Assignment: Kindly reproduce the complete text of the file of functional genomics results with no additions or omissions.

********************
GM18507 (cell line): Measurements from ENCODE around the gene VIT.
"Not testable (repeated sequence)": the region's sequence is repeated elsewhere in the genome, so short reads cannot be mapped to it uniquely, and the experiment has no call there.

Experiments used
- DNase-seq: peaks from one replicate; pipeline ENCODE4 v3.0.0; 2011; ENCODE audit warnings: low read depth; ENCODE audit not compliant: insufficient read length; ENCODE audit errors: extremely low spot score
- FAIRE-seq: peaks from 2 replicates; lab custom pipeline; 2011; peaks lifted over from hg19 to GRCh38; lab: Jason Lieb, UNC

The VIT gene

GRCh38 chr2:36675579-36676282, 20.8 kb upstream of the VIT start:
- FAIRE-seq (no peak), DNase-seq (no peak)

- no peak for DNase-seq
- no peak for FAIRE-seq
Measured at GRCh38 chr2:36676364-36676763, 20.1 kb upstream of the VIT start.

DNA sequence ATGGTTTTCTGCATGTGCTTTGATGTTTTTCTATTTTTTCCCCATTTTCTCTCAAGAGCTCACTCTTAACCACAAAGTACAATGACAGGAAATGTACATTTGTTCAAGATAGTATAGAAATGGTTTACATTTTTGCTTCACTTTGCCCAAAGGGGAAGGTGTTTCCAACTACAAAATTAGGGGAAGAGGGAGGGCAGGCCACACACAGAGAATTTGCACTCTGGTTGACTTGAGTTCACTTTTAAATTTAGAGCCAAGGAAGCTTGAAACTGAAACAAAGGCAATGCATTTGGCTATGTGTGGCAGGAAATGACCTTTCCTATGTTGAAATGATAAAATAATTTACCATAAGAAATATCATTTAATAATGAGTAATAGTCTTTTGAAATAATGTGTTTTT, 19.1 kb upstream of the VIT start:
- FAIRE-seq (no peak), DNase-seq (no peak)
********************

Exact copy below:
GM18507 (cell line): Measurements from ENCODE around the gene VIT.
"Not testable (repeated sequence)": the region's sequence is repeated elsewhere in the genome, so short reads cannot be mapped to it uniquely, and the experiment has no call there.

Experiments used
- DNase-seq: peaks from one replicate; pipeline ENCODE4 v3.0.0; 2011; ENCODE audit warnings: low read depth; ENCODE audit not compliant: insufficient read length; ENCODE audit errors: extremely low spot score
- FAIRE-seq: peaks from 2 replicates; lab custom pipeline; 2011; peaks lifted over from hg19 to GRCh38; lab: Jason Lieb, UNC

The VIT gene

GRCh38 chr2:36675579-36676282, 20.8 kb upstream of the VIT start:
- FAIRE-seq (no peak), DNase-seq (no peak)

- no peak for DNase-seq
- no peak for FAIRE-seq
Measured at GRCh38 chr2:36676364-36676763, 20.1 kb upstream of the VIT start.

DNA sequence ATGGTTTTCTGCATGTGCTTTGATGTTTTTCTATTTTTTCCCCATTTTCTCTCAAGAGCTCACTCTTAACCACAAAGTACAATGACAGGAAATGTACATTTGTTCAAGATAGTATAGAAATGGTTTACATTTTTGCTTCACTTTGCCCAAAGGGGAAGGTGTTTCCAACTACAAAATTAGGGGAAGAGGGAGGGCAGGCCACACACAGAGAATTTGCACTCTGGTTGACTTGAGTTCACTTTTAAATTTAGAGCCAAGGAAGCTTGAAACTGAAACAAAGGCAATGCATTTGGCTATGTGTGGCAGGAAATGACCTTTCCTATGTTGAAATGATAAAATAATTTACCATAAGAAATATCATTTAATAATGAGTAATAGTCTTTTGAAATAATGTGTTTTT, 19.1 kb upstream of the VIT start:
- FAIRE-seq (no peak), DNase-seq (no peak)